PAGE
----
Italian Neorealism (1943 – 1952)

Italian Neorealism - So The Theory Goes - Evolution of Cinema

The 1940s saw the emergence of the Italian Neorealist film. Films in this style often depict the struggles of Italy’s working class. The Italian Neorealism movement’s origins can be traced back to Italy after World War II when many of its citizens struggled to make ends meet.

Non-professional actors were used, scenes were shot on location, lines of dialogue were made up on the spot, and there was no moral censorship in the films.

The History of Italian Neorealism

After WWII, not only did Mussolini’s government fall to the wrecking ball but so did the Italian state itself. All of Italy’s film studios were bombed so that no more classic Italian films would be made.

Significant changes occurred in local cinema after Mussolini fell from power in 1943, giving rise to a new genre in the entertainment industry. The film industry was rocked by this brand-new movement in Italy and the countries to its immediate north and south.

It was incredibly challenging for filmmakers to create films because there were neither sufficient funds nor enough studio space available. Things snowballed, and soon the best filmmakers in the country had figured out how to deal with the problem. Simply put, this marked the beginning of Neorealist thought in Italian cinema.

Notable Filmmakers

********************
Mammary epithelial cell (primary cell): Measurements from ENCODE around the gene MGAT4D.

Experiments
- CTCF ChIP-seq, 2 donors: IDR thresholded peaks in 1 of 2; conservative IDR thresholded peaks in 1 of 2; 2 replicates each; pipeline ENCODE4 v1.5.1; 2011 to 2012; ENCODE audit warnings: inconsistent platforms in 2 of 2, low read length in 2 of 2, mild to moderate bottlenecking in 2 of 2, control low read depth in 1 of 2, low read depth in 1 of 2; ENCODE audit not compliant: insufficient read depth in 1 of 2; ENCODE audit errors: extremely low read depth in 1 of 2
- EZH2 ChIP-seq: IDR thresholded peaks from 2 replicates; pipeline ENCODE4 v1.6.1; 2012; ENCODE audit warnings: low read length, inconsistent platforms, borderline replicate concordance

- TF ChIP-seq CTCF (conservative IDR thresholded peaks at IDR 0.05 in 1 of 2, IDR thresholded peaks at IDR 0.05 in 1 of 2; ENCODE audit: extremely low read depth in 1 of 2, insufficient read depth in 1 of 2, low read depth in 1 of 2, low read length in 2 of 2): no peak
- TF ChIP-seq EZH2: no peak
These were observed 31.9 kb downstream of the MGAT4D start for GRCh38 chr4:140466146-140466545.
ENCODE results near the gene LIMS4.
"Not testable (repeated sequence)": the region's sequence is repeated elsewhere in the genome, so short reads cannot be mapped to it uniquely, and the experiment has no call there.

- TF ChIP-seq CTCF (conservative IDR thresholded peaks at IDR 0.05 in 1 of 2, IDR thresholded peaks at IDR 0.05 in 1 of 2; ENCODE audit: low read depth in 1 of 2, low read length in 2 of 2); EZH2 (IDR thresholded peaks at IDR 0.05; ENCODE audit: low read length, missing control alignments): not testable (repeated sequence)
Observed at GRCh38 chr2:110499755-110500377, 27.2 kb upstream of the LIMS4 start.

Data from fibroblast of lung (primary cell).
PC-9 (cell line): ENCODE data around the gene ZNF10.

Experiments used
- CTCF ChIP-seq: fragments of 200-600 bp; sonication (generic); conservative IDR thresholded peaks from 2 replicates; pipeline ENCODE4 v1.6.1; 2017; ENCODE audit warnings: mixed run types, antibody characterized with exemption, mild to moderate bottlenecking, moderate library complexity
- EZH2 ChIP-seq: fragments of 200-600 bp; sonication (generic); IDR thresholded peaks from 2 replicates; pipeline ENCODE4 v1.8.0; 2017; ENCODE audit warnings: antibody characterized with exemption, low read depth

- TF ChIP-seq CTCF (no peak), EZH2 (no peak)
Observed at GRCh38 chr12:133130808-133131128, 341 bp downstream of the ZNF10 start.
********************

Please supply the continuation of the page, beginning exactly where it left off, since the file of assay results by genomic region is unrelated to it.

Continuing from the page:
The foundations of Italian Neorealism were laid by many prominent figures, including Luchino Visconti, Roberto Rossellini, and Vittorio de Sica. As social and political climates shifted, so did the films’ themes and messages.

At this time, studios and directors were willing to invest in films highlighting social problems and ordinary people’s plight. Italian Neorealism focused on social and political issues rather than individual ones.

Giuseppe De Santis

Guiseppe De Santis was an important figure in Italian cinema as one of the forefathers of the Neorealist movement and a Communist committed to populist filmmaking. De Santis’s work has been largely left out of the canon of traditional cinematic teaching, even though it makes a significant contribution to the field. In the first comprehensive study of De Santis’s life and work, Antonio Vitti investigates the director’s career and examines the reasons for his marginalisation in Italian cinema and the academy.

Vittorio De Sica

Over the course of his 55-year career, De Sica directed 35 films and appeared in over 150 others. In 1917, he made his acting debut in a minor role in a silent film.

De Sica’s directing work is widely considered more significant than his acting, though he continued to act until the end of his life. The works of early De Sica are the foundation of Neorealism. After World War II, when Neorealism was at its height, director Vittorio De Sica made four films that earned him international acclaim and made him one of the most celebrated filmmakers in history.

  • Sciuscià (1946)
  • Ladri di biciclette (1948)
  • Miracolo a Milano (1951)
  • Umberto D. (1952)

Federico Fellini